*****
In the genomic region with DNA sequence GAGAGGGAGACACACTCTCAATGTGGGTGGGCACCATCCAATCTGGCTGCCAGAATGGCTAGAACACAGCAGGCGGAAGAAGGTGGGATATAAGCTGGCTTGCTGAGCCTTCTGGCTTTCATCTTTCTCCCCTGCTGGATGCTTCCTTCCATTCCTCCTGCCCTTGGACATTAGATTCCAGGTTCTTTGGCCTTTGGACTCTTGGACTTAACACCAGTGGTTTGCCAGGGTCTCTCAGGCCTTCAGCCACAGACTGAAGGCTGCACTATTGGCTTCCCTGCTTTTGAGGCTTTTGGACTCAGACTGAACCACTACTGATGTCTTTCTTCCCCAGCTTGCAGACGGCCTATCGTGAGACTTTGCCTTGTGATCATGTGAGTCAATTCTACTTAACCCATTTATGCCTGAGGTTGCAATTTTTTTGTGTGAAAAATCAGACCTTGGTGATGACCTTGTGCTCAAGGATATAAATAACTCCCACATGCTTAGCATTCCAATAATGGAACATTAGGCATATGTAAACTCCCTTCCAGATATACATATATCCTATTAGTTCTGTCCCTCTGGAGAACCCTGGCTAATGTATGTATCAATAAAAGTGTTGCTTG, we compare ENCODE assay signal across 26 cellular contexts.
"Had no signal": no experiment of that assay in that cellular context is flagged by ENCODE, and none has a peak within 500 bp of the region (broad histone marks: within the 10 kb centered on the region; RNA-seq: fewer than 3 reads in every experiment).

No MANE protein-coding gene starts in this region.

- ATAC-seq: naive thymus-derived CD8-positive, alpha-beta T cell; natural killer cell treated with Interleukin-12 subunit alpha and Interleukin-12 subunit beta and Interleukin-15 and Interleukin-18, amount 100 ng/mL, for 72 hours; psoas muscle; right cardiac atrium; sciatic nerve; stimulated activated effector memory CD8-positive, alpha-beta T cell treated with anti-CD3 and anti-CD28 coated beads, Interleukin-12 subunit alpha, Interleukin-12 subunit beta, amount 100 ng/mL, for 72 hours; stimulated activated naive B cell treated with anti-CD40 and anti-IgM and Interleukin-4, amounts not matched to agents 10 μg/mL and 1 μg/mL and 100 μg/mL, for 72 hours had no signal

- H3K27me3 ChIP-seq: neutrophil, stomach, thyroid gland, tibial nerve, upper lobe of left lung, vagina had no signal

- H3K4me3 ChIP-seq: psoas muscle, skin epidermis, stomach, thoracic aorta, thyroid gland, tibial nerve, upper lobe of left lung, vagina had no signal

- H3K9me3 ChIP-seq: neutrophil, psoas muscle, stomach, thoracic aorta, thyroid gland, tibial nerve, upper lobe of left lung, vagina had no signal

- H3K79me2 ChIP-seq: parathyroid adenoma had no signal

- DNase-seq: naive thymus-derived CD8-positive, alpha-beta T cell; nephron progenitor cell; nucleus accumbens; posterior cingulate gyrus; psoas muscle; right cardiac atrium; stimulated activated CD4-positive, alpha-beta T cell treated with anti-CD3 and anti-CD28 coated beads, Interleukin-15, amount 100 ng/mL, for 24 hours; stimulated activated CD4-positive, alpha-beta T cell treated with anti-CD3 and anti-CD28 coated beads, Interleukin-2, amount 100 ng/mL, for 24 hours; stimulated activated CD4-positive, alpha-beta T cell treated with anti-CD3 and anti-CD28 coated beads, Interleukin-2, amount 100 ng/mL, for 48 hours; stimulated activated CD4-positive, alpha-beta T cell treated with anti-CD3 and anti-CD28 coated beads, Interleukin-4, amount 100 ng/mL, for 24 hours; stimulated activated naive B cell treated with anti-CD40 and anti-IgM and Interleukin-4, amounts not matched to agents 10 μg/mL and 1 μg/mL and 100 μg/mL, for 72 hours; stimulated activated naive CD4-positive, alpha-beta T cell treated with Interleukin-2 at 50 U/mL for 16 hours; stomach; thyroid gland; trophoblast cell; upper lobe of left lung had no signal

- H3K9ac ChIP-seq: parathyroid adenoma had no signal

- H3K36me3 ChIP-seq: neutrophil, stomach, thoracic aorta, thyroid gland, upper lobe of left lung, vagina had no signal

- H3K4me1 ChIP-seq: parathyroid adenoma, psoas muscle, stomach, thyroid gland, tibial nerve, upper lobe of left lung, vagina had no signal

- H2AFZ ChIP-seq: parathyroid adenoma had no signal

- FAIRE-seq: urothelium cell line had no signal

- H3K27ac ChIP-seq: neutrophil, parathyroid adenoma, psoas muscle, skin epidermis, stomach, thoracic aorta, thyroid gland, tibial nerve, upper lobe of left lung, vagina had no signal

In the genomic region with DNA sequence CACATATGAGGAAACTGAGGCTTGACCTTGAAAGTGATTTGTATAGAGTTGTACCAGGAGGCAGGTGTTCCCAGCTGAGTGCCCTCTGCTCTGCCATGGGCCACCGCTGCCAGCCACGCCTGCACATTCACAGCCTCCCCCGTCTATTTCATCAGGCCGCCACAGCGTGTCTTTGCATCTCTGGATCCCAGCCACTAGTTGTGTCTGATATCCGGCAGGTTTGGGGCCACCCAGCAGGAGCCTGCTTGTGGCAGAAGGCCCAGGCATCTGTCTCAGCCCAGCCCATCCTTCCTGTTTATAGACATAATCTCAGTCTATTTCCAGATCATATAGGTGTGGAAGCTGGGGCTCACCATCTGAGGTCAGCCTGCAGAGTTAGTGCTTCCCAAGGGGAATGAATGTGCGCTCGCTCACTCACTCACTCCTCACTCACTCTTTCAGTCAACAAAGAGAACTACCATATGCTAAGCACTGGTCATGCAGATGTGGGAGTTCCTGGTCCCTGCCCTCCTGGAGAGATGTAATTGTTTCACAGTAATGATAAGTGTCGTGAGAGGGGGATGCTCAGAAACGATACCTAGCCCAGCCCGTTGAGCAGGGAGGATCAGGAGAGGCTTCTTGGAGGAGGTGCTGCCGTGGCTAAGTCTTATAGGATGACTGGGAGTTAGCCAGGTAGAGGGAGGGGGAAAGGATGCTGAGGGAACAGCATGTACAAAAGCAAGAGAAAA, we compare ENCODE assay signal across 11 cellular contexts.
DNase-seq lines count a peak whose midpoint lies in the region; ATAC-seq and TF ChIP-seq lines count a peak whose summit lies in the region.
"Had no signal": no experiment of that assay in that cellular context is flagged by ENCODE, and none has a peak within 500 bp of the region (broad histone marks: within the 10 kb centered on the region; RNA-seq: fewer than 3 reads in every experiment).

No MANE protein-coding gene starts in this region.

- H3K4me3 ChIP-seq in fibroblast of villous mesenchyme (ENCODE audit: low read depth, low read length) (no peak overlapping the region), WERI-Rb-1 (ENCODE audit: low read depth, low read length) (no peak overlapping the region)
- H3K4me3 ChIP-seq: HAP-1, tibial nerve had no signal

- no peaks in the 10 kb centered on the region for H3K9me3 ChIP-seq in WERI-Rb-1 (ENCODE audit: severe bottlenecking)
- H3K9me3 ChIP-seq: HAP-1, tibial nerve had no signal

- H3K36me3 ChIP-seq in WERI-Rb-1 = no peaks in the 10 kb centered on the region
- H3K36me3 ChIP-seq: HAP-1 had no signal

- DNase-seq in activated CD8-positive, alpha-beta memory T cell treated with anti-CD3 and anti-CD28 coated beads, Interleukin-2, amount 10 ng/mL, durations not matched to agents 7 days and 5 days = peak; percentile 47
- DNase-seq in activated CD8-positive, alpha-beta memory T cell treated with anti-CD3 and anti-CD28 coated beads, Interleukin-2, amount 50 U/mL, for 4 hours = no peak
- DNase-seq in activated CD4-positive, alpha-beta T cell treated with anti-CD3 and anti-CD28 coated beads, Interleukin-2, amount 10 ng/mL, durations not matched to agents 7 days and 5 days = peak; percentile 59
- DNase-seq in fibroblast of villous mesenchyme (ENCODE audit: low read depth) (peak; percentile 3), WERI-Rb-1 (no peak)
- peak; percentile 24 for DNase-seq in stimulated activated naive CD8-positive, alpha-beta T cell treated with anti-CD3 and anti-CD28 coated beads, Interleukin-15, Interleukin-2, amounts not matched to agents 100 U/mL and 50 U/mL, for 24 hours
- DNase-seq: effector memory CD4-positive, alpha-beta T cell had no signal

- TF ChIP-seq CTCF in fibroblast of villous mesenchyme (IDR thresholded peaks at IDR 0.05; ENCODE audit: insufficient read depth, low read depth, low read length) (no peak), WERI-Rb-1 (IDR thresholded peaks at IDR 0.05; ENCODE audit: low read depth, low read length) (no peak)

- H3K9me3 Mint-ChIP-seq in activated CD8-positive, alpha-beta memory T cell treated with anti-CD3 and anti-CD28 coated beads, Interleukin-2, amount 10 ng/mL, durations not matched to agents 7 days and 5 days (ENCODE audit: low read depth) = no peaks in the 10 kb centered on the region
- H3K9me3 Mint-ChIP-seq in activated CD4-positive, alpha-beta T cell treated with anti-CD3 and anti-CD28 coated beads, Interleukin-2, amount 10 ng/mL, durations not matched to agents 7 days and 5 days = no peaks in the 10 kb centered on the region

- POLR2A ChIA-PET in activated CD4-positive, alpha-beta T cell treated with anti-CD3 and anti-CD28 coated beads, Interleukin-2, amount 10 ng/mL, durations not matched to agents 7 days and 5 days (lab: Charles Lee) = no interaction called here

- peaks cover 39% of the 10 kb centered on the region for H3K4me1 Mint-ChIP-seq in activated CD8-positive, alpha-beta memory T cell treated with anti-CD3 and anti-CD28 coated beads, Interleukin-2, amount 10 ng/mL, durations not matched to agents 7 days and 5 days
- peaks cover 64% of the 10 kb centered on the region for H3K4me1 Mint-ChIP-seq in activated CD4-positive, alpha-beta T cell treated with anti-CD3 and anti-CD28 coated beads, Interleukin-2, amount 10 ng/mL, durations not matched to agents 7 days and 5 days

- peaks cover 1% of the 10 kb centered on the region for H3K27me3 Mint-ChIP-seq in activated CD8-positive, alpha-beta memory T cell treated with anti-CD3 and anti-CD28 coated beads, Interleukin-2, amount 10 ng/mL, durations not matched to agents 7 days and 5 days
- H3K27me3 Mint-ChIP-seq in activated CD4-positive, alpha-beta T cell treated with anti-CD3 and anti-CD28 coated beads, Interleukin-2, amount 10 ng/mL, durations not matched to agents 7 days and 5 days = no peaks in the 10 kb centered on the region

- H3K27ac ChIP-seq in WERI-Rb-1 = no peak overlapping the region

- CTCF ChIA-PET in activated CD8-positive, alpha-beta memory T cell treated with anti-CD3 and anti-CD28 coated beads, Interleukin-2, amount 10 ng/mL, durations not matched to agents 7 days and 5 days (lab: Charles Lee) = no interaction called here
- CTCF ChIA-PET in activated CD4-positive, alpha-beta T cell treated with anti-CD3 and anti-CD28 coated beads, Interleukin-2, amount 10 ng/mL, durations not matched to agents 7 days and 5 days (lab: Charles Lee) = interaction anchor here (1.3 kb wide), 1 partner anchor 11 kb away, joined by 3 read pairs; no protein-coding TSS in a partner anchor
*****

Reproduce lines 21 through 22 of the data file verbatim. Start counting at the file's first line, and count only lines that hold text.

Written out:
- H3K4me3 ChIP-seq: HAP-1, tibial nerve had no signal

- no peaks in the 10 kb centered on the region for H3K9me3 ChIP-seq in WERI-Rb-1 (ENCODE audit: severe bottlenecking)